Finding Aid for the Alexander Pope [Letter, 1735 June 22?, to William Fortescue], 1735 June 22?
Cataloged by Manushag Powell, with assistance from Jain Fletcher and Laurel McPhee, August 2004; machine-readable finding aid created by Caroline Cubé.
UCLA Library, Department of Special Collections© 2009
Room A1713, Charles E. Young Research Library
Los Angeles, CA 90095-1575
The Regents of the University of California. All rights reserved.
Title: Alexander Pope [Letter, 1735 June 22?, to William Fortescue]
Date (inclusive): 1735 June 22?
Collection number: 170/332
Creator: Pope, Alexander, 1688-1744
Extent: 1 leaf : paper ; 186 x 303 mm.
Abstract: Letter from Alexander Pope to his friend and legal advisor William Fortescue, largely concerning Pope's ongoing feud with Edmund Curll.
Language: Finding aid is written in English.
Repository: University of California, Los Angeles. Library. Department of Special Collections.
Los Angeles, California 90095-1575
Physical location: Stored off-site at SRLF. Advance notice is required for access to the collection. Please contact the UCLA Library, Department of Special Collections Reference Desk for paging information.
COLLECTION STORED OFF-SITE AT SRLF: Open for research. Advance notice required for access. Contact the UCLA Library, Department of Special Collections Reference Desk for paging information.
Property rights to the physical object belong to the UCLA Library, Department of Special Collections. Literary rights, including copyright, are retained by the creators and their heirs. It is the responsibility of the researcher to determine who holds the copyright and pursue the copyright owner or his or her heir for permission to publish where The UC Regents do not hold the copyright.
Cataloged by Manushag Powell, with assistance from Jain Fletcher and Laurel McPhee, August 2004, in the Center For Primary Research and Training (CFPRT).
[Identification of item], Alexander Pope [Letter, 1735 June 22?, to William Fortescue] (Collection Number 170/332). Department of Special Collections, Charles E. Young Research Library, UCLA.
Alexander Pope (May 21, 1688 - May 30, 1744) was one of the most influential and successful writers of the eighteenth century, despite a physical disability and his Catholic faith during a Protestant regime. Pope participated in the first stirrings of the modern copyright system by engaging himself with the question of literary propriety and ownership as an alternative to private patronage.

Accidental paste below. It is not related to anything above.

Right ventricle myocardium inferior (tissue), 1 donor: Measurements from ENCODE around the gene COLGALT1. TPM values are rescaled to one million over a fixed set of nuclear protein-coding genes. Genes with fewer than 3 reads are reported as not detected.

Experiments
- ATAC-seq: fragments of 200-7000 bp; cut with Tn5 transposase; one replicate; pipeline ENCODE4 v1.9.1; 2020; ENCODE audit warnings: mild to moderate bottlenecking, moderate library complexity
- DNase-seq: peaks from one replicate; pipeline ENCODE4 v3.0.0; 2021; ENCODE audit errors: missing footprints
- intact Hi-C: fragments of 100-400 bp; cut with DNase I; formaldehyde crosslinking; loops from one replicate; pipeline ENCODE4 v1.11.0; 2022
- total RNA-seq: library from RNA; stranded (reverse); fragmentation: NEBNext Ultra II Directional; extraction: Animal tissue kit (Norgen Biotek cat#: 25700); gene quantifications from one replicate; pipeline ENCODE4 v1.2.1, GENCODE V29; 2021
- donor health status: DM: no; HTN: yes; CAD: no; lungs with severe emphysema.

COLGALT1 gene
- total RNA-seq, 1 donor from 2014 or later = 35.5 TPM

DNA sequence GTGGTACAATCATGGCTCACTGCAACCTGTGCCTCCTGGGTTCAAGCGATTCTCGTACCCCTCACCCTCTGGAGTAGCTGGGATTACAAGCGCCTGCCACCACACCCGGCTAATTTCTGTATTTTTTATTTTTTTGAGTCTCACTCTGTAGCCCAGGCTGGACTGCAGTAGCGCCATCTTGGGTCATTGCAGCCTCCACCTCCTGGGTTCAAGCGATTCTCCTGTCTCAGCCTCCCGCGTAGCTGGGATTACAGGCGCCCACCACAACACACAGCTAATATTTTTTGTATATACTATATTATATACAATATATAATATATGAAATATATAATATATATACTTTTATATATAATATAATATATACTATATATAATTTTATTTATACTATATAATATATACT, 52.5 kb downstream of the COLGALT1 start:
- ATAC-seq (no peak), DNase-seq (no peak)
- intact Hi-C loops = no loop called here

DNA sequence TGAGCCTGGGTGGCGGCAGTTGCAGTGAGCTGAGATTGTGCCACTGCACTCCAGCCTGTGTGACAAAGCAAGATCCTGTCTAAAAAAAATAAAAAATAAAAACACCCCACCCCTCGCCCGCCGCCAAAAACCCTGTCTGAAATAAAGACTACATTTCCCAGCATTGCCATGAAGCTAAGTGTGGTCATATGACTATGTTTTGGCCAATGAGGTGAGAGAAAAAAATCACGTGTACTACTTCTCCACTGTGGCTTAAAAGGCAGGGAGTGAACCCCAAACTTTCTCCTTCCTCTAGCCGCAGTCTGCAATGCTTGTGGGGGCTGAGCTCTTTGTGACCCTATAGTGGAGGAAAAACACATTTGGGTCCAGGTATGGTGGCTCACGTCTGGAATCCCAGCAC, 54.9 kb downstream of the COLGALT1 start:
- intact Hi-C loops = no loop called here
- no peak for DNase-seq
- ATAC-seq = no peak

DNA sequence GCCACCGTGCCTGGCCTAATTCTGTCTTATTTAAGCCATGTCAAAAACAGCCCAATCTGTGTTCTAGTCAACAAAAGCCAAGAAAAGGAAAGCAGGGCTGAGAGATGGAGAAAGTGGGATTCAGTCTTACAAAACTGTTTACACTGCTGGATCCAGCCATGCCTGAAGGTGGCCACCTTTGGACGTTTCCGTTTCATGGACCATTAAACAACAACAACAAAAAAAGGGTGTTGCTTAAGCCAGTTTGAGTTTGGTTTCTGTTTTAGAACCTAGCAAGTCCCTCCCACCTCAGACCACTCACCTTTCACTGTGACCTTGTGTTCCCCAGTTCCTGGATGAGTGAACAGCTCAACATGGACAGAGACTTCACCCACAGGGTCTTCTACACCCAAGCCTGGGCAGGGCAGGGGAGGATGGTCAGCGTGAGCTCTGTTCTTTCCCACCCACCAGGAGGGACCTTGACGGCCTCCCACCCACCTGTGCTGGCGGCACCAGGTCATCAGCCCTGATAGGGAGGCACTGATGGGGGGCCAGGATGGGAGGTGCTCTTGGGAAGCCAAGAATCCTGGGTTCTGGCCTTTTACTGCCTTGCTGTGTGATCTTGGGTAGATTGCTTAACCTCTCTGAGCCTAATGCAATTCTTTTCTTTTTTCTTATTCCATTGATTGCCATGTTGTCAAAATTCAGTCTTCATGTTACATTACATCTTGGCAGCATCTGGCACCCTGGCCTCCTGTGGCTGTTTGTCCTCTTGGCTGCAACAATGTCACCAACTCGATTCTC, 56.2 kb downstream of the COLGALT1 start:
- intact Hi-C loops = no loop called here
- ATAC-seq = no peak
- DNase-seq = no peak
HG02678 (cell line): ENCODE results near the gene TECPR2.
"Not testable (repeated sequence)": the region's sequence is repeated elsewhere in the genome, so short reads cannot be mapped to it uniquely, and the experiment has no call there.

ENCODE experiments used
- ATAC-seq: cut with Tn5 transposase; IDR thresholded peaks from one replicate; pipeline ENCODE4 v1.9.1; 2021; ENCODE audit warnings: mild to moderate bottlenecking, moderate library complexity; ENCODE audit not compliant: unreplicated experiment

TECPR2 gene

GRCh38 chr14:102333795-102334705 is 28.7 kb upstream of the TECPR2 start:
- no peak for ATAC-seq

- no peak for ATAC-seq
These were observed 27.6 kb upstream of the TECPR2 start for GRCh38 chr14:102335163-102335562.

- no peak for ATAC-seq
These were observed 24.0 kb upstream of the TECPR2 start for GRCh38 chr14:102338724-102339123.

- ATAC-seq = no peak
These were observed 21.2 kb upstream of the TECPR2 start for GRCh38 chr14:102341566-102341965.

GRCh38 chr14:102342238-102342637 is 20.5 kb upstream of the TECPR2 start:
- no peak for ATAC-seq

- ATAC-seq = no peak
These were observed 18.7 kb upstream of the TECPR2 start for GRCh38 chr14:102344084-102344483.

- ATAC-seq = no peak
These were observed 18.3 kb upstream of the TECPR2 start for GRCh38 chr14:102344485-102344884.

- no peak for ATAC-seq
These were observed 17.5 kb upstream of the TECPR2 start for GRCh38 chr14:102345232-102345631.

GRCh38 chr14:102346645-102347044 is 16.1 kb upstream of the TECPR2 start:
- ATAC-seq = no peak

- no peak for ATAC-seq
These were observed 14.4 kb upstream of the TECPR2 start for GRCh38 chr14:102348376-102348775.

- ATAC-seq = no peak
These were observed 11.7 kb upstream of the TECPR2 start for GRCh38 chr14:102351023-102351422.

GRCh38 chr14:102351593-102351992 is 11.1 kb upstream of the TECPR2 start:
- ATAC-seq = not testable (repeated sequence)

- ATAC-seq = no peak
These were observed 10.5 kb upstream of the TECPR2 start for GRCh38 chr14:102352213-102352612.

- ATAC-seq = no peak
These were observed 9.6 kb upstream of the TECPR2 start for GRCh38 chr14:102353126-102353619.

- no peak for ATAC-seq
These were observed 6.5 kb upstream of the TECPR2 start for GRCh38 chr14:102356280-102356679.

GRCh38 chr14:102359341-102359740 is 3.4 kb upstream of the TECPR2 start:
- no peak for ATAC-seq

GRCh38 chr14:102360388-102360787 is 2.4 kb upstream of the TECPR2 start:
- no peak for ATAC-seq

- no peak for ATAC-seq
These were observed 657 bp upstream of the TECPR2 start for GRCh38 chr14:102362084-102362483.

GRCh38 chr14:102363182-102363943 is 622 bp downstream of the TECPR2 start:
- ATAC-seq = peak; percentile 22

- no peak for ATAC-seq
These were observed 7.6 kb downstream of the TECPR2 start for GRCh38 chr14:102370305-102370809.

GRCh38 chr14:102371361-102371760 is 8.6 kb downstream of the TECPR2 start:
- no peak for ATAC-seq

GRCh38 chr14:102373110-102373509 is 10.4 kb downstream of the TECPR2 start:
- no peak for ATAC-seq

This interest, as well as his fame and temper, led to numerous altercations with the infamously amoral publisher Edmund Curll. This letter is evidence of one of their most important quarrels, though hardly the last. In 1726 Curll published an unauthorized version of the correspondence of Pope and Henry Cromwell (Cromwell's mistress apparently procured him the letters), and – skipping ahead over a number of skirmishes – in 1733 Pope began to engineer an elaborate plot to strike back. He desired to publish an authorized collection of his own correspondence.
Using a variety of stratagems, he conveyed without using his name a large number of his letters, already printed and edited by himself, to Curll in 1735. There is some question as to how long Curll was really fooled by Pope's manipulations, but on 12 May 1735 Curll published a two volume collection of Pope's letters. The resulting wrangling and counter-wrangling included Pope's running newspaper advertisements denouncing Curll's edition as spurious, while at the same time, as noted in his letter to William Fortescue, having Thomas Cooper claim copyright and publish an edition of the letters to compete with Curll's in late May. Curll claimed in advertisements to be in possession of letters from Francis Atterbury to Pope and promised their publication in a new edition; Cooper censured the claim (correctly) as false, Curll attempted legal recourse against Cooper's competition, and Pope (in this letter) consulted William Fortescue, his friend and legal adviser, on the mess. Pope finally put forth an elaborate authorized edition of his own in 1737.
William Fortescue was a close friend of Pope's, as well as a lawyer, Master of the Rolls, and MP. He is also the admonishing second speaker in Pope's First Imitation of Horace (Sat. II.i).
This brief letter alludes to Pope's attempts to manipulate Curll in the matter of publishing Pope's correspondence in 1735. Accompanying the manuscript is an undated dealer description, which states the letter is proof that Pope "was hand in glove with the justices before whom his enemy appeared for trial." Though Justice Fortescue was involved in Curll's trial over the pornographic Venus in the Cloister, this was unrelated to Pope. Pope did sue Curll in 1741 for publishing his correspondence with Swift, but in this he was represented by William Murray, not William Fortescue. The clipping is correct, however, in the letter offers a signed admission of Pope having worked with Cooper against Curll.
The following terms have been used to index the description of this collection in the library's online public access catalog.
The text of this letter also appears in George Sherburn's Correspondence of Alexander Pope (Clarendon Press, 1956; see Volume 3, p 469). Sherburn silently emends some of Pope's abbreviations, and his punctuation differs very slightly from that of the manuscript.
Bound Manuscripts Collection (Collection 170) . Available at the Department of Special Collections, Charles E. Young Research Library, University of California, Los Angeles.